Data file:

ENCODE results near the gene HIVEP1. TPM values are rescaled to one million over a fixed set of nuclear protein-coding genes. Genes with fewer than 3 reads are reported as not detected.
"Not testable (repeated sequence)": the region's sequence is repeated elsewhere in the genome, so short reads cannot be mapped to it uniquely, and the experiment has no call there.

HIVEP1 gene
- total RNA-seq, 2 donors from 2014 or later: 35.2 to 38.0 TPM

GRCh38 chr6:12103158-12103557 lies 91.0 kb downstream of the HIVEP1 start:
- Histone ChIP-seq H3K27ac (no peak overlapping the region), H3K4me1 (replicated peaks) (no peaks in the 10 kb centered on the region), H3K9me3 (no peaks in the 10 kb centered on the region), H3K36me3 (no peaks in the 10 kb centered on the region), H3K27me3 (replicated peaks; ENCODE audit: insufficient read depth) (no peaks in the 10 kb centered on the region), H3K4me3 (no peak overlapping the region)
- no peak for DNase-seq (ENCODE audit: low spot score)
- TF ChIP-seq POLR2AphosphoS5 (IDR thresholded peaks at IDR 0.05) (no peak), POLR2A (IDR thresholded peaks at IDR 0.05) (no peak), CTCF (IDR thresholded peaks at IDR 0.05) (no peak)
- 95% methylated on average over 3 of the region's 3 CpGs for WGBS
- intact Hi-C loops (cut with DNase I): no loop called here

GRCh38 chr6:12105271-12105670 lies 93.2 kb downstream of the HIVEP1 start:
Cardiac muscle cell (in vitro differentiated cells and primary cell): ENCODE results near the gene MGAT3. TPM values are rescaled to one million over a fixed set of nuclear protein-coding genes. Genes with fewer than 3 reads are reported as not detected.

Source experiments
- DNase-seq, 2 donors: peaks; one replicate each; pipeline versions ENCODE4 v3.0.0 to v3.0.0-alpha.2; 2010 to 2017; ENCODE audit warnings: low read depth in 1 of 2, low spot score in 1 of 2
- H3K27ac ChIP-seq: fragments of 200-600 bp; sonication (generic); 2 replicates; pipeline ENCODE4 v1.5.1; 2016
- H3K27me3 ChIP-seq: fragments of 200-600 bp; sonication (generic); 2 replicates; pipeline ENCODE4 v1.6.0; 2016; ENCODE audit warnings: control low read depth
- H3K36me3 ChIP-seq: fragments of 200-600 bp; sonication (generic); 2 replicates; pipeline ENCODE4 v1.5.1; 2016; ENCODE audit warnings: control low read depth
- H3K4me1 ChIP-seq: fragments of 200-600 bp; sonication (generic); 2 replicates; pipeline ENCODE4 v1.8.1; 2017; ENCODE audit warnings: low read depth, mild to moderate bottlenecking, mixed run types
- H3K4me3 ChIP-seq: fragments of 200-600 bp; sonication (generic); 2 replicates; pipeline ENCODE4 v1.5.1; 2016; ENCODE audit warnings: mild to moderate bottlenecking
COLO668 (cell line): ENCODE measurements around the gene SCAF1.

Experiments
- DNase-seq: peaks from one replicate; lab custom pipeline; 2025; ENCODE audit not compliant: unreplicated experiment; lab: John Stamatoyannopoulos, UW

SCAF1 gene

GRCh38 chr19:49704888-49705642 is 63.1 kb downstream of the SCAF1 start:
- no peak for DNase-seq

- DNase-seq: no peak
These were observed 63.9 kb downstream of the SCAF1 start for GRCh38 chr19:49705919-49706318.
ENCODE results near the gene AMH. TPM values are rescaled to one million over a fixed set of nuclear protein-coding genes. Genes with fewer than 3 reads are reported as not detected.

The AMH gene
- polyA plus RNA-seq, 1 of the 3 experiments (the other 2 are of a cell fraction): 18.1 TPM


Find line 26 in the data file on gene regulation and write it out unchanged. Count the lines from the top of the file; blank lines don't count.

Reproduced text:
- DNase-seq: no peak